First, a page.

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Tars is the month, and this the happy morn
That he our deadly forfeit should release,
That glorious form, that light unsufferable,
* This Ode, in which the many learned allusions are highly poetical, was probably composed as a college exercise at Cambridge, our author being now only twenty-one years old, Warton.
Forsook the courts of everlasting day, And chose with us a darksome house of mortal clay.
Say, heavenly muse, shall not thy sacred vein
Hath took no print of the approaching light,
See, how from far, upon the eastern road,
And join thy voice unto the angel-quire,
It was the winter wild,
All meanly wrapt, in the rude manger lies;
With her great Master so to sympathize :
Only with speeches fair
To hide her guilty front with innocent snow;
The saintly veil of maiden white to throw;
But he, her fears to cease,
She, crown'd with olive green, came softly sliding
With turtle wing the amorous clouds dividing; And, waving wide her myrtle wand, She strikes an universal peace through sea and land.
No war, or battle's sound,
The idle spear and shield were high up hung;
The trumpet spake not to the armed throng; And kings sat still with awful eye, As if they surely knew their sovereign Lord was br.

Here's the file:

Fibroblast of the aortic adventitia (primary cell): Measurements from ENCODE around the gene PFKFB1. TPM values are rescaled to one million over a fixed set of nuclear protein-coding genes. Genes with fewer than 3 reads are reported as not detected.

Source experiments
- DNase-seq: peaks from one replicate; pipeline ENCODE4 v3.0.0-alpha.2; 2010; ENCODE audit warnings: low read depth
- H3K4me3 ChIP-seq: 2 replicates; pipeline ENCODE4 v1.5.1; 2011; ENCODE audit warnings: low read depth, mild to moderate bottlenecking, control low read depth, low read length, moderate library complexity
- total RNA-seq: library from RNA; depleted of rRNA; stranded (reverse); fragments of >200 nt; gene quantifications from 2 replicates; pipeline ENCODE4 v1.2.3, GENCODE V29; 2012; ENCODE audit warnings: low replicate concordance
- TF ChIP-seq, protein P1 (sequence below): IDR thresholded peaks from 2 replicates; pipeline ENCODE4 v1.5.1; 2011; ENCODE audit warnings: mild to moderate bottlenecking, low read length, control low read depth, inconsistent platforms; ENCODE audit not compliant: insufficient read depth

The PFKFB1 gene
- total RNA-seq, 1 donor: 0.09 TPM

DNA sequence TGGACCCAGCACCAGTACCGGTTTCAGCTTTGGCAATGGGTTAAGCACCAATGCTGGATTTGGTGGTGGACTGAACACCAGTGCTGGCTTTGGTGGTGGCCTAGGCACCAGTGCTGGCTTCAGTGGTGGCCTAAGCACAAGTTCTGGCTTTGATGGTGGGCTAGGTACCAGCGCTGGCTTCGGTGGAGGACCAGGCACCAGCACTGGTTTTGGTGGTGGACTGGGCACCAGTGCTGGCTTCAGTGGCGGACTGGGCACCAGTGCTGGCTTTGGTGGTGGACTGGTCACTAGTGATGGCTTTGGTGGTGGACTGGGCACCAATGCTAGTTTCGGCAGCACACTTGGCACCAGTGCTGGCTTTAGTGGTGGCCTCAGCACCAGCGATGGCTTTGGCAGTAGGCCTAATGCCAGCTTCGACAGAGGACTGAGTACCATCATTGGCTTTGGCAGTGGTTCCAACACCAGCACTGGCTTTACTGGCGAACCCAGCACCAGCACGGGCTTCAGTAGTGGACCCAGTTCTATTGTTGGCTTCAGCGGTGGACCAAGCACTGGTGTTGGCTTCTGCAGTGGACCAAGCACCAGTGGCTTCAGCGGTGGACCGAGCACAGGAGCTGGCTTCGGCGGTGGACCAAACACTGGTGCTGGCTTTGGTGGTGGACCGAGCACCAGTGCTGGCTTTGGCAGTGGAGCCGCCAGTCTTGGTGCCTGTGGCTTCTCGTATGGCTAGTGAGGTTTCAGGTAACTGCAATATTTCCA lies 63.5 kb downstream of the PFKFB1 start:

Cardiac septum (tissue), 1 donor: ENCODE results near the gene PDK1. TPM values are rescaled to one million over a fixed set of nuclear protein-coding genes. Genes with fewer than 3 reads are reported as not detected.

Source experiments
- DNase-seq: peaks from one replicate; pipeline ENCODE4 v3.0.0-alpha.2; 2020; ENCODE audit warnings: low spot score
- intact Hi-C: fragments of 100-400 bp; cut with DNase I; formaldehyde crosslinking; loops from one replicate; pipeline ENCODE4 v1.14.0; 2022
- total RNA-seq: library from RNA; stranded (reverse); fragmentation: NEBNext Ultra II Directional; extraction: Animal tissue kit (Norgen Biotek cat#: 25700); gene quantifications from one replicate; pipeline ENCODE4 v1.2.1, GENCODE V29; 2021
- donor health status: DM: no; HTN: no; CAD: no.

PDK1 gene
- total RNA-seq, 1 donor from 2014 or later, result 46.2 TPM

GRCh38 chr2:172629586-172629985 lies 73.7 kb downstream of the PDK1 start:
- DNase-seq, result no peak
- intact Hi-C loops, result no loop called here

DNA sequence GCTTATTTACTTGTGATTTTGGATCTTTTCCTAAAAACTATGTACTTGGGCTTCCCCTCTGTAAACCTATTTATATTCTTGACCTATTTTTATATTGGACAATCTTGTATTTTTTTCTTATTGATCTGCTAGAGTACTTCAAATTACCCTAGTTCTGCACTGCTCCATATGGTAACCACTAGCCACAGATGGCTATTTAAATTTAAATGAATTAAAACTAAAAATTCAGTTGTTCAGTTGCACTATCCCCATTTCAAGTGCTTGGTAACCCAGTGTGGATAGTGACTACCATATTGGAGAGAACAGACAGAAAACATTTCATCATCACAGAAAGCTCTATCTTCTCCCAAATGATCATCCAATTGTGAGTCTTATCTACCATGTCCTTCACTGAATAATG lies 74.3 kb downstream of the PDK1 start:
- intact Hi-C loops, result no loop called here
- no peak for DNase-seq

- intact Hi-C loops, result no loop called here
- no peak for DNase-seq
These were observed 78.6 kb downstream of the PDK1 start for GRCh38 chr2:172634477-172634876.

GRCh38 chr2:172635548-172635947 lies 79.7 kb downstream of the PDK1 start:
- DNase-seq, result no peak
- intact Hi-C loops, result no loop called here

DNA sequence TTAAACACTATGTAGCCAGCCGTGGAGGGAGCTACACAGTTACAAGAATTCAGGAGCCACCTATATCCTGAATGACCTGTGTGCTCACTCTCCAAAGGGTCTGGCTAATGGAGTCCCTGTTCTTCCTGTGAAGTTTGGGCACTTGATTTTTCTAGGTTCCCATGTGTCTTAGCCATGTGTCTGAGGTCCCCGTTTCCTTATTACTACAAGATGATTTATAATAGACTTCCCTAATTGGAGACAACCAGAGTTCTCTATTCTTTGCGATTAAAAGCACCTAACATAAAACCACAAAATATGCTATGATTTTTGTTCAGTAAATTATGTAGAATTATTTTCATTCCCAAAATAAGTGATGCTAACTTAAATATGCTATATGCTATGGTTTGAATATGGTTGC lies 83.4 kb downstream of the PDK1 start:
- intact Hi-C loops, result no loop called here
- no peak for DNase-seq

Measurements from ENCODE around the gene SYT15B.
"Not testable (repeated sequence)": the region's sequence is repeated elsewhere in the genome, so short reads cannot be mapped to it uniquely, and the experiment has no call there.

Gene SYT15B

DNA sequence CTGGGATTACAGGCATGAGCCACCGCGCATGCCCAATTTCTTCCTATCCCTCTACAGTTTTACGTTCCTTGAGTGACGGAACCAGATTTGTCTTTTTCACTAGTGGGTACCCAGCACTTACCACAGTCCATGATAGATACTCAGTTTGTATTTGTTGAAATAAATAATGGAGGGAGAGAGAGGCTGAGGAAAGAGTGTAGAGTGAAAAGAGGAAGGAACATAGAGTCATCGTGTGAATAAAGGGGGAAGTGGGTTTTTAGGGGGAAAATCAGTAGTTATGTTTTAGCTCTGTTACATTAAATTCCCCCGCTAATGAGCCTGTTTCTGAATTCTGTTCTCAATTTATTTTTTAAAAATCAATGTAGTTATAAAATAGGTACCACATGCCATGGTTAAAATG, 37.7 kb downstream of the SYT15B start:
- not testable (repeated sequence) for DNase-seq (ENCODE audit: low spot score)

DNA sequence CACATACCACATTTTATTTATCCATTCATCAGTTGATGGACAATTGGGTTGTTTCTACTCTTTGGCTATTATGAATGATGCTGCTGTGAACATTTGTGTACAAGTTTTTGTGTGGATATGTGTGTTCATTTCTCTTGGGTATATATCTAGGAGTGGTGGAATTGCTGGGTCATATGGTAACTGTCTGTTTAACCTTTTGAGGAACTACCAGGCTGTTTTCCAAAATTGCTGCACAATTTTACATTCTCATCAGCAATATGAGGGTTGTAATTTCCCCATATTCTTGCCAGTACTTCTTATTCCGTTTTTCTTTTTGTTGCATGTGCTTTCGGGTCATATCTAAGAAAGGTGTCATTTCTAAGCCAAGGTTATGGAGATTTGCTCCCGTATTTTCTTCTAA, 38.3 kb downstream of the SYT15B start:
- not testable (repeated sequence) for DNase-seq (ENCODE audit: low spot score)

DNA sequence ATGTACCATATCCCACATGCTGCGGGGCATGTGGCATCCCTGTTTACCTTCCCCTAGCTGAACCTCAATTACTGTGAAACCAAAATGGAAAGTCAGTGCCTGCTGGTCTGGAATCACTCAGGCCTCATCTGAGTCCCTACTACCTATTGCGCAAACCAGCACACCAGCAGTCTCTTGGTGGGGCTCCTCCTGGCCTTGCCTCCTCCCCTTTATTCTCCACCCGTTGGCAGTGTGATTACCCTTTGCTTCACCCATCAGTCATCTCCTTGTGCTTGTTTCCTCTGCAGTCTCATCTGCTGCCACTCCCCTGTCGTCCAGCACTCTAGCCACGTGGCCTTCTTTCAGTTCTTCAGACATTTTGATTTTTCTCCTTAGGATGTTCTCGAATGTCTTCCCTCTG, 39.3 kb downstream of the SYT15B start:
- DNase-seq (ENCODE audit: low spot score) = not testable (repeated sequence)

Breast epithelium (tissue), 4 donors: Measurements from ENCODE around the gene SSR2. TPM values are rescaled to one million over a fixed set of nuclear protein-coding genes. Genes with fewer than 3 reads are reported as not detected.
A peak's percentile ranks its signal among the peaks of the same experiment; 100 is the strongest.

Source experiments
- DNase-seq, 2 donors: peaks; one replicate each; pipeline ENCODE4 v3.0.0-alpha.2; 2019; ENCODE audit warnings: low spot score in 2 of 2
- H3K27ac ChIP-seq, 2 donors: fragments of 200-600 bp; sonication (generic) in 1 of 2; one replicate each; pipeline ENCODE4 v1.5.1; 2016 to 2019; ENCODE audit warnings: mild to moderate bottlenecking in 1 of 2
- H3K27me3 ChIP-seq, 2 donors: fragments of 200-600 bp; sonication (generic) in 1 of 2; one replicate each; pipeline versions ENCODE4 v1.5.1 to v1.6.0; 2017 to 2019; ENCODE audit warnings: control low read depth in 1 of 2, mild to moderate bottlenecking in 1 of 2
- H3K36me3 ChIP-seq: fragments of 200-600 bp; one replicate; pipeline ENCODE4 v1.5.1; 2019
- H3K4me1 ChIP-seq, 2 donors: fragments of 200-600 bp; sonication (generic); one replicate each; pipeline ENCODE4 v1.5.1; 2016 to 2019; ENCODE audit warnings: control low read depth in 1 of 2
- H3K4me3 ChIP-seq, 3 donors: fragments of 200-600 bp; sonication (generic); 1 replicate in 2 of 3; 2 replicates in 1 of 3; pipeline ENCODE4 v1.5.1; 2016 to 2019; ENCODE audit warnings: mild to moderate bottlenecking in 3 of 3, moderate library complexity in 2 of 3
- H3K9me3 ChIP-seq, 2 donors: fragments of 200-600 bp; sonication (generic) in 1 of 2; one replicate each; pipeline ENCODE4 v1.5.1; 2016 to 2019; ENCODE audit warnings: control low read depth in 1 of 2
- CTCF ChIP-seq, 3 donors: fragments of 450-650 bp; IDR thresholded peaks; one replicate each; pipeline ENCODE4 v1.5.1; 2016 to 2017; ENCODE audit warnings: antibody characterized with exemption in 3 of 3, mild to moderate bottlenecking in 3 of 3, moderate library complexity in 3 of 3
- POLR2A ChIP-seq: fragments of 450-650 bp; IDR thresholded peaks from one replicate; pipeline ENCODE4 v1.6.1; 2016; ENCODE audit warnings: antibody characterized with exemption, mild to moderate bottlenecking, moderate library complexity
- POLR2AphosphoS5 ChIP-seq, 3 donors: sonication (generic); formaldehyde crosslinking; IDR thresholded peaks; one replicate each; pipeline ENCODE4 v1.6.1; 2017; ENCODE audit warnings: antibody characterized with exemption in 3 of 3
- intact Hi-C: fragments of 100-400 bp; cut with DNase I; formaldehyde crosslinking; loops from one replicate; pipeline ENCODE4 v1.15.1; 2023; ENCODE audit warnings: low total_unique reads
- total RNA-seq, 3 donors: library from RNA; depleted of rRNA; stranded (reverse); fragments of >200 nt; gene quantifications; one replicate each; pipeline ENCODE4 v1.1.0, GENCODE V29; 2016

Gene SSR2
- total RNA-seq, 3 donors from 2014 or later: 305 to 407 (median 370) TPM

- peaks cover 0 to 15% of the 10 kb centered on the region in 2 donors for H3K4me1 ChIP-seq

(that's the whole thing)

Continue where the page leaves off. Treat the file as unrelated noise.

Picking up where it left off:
But peaceful was the night,
His reign of peace upon the earth began :
Whispering new joys to the mild ocean;
The stars, with deep amaze,
Bending one way their precious influence;
Or Lucifer that often warn'd them thence; .
The sun himself withheld his wonted speed,
The new-enlighten'd world no more should need; He saw a greater Sun appear
[bear. Than his bright throne, or burning axletree, could
The shepherds on the lawn,
Sat simply chatting in a rustic row; '
Was kindly come to live with them below;
As never was by mortal finger strook ;
As all their souls in blissful rapture took:
Nature, that heard such sound,
Of Cynthia's seat, the aëry region thrilling,
And that her reign had here its last fulfilling;
That with long beams the shamefac’d night arThe helmed Cherubim, the ..(ray'd; And sworded Seraphim,
Are seen in glittering ranks with wings display'd, Harping in loud and solemn quire,
But when of old the sons of morning sung,
And the well-balanc'd world on hinges hung; .
Ring out, ye crystal spheres,
If ye have power to touch our senses so;
And let the base of Heaven's deep organ blow;